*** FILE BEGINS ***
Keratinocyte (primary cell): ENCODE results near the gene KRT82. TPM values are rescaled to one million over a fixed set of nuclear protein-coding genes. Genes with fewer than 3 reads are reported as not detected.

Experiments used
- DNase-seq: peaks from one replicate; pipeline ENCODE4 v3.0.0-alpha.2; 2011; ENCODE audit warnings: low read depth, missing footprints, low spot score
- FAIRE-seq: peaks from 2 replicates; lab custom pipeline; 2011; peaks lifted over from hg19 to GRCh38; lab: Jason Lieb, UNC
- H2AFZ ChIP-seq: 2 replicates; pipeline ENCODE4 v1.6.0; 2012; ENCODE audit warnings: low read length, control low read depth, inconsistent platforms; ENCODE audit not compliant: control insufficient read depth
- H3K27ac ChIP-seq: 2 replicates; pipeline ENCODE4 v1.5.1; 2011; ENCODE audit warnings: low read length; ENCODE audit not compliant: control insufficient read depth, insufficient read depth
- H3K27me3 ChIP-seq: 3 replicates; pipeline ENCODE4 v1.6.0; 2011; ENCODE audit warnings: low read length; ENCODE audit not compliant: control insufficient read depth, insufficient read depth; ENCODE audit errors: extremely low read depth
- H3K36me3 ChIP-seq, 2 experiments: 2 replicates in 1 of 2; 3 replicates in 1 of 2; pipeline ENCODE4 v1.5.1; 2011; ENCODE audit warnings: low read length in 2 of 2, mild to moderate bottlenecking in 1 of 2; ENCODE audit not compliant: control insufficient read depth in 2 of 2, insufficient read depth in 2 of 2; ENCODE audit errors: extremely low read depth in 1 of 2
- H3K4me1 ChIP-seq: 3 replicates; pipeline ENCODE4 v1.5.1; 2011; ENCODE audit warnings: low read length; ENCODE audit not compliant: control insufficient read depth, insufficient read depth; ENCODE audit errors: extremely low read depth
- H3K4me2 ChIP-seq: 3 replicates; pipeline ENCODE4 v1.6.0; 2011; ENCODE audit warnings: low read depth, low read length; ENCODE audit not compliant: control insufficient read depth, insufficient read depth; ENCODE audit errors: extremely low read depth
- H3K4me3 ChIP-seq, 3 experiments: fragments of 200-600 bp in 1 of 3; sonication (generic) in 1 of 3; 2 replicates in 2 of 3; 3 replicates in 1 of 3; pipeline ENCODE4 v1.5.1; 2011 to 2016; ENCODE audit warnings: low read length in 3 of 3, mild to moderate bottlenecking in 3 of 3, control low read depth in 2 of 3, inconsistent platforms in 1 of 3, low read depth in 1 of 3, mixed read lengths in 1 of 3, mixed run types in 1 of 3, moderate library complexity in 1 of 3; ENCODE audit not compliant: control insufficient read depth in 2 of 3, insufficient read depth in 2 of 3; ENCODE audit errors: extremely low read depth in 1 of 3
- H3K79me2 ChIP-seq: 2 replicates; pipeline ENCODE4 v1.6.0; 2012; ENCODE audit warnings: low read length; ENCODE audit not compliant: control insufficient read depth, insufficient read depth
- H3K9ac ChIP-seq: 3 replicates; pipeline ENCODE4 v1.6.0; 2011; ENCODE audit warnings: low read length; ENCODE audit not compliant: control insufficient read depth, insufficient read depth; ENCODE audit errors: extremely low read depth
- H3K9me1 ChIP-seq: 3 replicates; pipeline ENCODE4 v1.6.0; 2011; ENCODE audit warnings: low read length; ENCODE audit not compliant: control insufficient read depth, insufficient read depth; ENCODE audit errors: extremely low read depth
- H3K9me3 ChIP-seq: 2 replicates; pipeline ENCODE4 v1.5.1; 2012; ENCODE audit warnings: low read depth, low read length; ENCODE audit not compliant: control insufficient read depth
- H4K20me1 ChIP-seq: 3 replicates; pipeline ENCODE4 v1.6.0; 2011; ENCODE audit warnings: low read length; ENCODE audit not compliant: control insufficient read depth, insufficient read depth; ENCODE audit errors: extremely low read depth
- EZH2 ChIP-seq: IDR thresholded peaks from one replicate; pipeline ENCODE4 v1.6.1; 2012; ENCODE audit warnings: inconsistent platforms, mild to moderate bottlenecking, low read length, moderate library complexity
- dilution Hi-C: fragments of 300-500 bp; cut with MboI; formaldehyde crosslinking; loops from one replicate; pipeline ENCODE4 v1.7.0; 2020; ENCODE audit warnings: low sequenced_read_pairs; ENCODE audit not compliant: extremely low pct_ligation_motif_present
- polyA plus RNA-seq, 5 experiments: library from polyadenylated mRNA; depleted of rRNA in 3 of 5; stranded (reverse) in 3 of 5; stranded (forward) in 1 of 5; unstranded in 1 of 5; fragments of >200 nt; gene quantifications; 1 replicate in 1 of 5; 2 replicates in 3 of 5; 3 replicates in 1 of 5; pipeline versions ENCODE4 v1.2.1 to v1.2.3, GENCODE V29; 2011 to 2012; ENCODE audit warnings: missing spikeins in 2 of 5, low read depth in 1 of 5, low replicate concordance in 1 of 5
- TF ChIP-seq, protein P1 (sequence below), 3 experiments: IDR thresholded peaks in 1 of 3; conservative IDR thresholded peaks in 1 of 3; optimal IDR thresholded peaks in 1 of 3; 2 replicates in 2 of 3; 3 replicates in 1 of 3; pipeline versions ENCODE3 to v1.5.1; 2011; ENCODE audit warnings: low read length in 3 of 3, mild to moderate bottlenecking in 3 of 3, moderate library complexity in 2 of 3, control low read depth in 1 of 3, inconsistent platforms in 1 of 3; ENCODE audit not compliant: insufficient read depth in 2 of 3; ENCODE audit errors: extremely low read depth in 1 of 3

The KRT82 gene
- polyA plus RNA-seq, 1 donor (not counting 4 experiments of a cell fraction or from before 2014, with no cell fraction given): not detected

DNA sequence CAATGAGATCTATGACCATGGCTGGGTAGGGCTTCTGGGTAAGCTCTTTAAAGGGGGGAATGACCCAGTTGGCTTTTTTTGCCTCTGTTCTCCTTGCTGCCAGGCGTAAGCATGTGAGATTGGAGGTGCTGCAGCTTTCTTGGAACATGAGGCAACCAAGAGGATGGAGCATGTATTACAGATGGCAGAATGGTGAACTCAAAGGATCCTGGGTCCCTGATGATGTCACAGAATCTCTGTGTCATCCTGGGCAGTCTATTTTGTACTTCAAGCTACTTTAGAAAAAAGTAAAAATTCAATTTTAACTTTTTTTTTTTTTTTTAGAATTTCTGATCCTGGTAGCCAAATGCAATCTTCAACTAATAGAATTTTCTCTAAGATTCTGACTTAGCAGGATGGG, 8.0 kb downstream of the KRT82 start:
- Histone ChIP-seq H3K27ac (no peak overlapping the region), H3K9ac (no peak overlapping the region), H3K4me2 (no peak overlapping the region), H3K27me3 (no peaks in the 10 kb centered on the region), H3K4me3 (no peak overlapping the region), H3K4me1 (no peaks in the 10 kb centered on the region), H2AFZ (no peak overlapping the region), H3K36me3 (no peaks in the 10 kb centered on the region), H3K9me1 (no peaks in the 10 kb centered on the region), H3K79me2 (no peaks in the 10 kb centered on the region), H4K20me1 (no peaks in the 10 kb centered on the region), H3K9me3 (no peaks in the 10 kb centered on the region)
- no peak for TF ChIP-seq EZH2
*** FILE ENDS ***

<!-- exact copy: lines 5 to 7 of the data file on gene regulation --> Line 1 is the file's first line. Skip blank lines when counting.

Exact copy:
- H2AFZ ChIP-seq: 2 replicates; pipeline ENCODE4 v1.6.0; 2012; ENCODE audit warnings: low read length, control low read depth, inconsistent platforms; ENCODE audit not compliant: control insufficient read depth
- H3K27ac ChIP-seq: 2 replicates; pipeline ENCODE4 v1.5.1; 2011; ENCODE audit warnings: low read length; ENCODE audit not compliant: control insufficient read depth, insufficient read depth
- H3K27me3 ChIP-seq: 3 replicates; pipeline ENCODE4 v1.6.0; 2011; ENCODE audit warnings: low read length; ENCODE audit not compliant: control insufficient read depth, insufficient read depth; ENCODE audit errors: extremely low read depth